There were no COVID-19 deaths reported in London on Sunday – for the first time since February, according to official figures.
The last time zero deaths were reported in London was on 27 February and before that in November.
The last time zero deaths occurred in London was on 14 September – and PHE said it will not know how many deaths there were on 28 March for several days due to reporting delays.
At the height of the crisis in April 2020, the number of daily deaths linked to COVID-19 was around 230.
Last week, the total number of fatalities with COVID on the death certificate in the English capital was 14, down from 24 deaths in the previous week.
"Zero deaths in London is a great step, but that is all it is, a step. We need to continue with our vaccine programme," one doctor told Sky News.
A London-based junior doctor while welcoming the news, also urged caution.
They told Sky News: "We cannot falsely reassure ourselves its over, we have been in this situation before last autumn and rates and deaths increased again in the winter. The vaccine is preventing admission and its having a positive knock on effect."
London was the epicentre of the first wave last year and accounts for 12% of all deaths in the UK.
A total of 15,413 people have died there after contracting COVID-19. Only the South East and North West have higher death figures.
Since the start of the pandemic, 708,000 people have tested positive for coronavirus in London and there have been 18,000 deaths in the city’s hospitals with the virus listed on the death certificate.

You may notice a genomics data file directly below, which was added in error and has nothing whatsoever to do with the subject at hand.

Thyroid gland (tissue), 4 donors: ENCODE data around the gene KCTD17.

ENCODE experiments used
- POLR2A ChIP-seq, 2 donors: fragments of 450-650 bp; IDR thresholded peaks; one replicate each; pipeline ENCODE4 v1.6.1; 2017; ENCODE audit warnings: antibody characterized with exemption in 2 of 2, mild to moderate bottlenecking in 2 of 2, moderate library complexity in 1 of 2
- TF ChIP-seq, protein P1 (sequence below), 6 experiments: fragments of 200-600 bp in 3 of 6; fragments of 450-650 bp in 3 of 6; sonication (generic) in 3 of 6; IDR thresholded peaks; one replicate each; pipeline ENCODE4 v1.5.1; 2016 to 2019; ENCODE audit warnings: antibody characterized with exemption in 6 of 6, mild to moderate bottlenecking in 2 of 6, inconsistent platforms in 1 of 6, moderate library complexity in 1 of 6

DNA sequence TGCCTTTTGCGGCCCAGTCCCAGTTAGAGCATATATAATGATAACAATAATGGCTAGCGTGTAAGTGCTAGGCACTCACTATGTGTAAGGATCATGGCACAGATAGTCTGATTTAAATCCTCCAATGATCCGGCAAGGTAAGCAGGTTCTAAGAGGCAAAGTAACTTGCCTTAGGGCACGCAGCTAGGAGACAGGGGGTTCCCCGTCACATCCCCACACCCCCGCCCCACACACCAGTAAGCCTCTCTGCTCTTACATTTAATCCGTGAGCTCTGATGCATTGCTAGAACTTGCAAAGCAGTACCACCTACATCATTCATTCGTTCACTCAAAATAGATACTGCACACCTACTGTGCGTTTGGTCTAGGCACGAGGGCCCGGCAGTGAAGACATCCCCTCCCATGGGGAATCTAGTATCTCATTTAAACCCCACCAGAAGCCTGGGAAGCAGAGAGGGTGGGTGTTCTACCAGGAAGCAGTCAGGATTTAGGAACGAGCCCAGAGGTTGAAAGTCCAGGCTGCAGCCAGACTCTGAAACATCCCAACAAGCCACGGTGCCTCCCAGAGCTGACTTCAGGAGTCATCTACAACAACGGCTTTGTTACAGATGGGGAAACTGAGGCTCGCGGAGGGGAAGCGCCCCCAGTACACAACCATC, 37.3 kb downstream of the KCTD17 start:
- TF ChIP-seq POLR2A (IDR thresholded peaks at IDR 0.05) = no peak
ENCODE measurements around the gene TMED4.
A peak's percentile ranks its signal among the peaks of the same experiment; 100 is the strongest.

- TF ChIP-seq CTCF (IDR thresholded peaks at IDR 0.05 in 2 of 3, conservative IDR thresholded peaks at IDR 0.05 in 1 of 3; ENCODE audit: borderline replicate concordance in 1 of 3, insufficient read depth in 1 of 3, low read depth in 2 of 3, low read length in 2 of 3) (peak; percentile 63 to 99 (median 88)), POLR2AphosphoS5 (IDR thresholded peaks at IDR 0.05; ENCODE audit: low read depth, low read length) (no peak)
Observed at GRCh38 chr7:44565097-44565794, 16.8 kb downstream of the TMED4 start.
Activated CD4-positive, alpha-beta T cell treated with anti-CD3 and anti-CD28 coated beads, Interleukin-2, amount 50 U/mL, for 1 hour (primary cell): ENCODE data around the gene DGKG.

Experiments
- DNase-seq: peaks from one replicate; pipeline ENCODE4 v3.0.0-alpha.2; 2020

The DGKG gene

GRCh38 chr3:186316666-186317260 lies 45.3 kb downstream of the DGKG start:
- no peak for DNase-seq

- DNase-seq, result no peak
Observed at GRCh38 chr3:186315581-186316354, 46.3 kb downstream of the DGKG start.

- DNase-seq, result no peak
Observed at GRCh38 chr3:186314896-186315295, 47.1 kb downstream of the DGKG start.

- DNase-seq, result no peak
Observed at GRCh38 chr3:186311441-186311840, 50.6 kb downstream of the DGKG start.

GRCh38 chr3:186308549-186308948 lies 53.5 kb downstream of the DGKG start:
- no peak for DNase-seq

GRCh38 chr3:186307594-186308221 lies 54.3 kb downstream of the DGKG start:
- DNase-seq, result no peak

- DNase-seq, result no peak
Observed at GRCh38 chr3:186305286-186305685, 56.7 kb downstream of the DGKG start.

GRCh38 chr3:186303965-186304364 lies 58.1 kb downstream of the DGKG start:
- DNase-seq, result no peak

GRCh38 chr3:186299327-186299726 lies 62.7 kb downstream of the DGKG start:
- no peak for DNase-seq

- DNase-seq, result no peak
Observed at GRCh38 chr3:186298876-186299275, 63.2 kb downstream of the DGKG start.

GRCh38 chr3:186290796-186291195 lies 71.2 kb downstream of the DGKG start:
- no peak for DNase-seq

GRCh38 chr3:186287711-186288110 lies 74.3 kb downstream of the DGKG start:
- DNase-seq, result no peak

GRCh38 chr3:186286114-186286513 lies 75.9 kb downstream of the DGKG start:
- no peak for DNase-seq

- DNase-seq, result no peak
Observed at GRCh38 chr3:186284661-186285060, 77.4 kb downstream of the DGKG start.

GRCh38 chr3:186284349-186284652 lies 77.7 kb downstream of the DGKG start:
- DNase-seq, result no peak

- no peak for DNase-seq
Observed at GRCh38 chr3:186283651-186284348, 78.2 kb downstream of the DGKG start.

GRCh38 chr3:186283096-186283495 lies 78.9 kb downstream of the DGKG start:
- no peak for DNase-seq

The latest figures will come as positive news for Londoners after some areas were subject to surge testing earlier this month after the emergence of the South African variant.
The additional testing was being carried out in Camberwell and Harrow, with people living in Battersea, Roehampton and Putney also urged to get tested.
PHE figures for England as a whole on 28 March reported 23 people who tested positive for coronavirus had died.
This brings the total number of confirmed deaths reported in hospitals to 86,176, NHS England said.
Patients were aged between 15 and 91 and all except one had known underlying health conditions, although NHS England was unable to provide information about the age of that patient.
The number of COVID-related deaths has gradually decreased in recent weeks, with almost 30 million people across the UK given the first dose of the vaccines so far.
From today, outdoor gatherings of six people or two households is allowed, recreational sports can start again and the "stay at home" messaging ends.
Further restrictions will be eased on 12 April, with retail stores reopening and pubs allowed to open outdoors.